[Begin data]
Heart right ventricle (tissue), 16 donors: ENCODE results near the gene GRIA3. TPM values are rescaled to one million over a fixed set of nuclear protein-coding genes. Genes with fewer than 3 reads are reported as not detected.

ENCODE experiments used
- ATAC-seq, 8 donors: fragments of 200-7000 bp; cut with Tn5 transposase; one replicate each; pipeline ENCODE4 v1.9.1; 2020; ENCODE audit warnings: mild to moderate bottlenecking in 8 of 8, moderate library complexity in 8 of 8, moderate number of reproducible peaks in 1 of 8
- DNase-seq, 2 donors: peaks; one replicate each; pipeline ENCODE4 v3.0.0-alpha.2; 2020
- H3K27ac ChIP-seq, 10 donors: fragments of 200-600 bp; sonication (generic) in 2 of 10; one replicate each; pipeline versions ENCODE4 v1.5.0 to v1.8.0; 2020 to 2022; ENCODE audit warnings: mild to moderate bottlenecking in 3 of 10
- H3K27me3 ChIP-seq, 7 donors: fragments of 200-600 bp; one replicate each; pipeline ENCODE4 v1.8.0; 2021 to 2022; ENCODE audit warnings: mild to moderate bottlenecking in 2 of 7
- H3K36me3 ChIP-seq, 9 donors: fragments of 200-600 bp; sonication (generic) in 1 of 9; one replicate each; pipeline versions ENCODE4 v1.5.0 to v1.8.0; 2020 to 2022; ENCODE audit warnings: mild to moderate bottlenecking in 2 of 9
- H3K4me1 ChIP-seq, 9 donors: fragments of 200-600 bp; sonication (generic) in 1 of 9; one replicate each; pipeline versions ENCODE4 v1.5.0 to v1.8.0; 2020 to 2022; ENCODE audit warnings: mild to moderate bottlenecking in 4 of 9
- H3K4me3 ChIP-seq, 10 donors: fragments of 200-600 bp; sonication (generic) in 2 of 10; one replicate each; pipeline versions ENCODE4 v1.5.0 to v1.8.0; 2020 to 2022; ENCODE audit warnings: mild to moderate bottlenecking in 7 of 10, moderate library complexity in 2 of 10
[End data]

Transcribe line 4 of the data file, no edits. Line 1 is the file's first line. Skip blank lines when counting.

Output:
- DNase-seq, 2 donors: peaks; one replicate each; pipeline ENCODE4 v3.0.0-alpha.2; 2020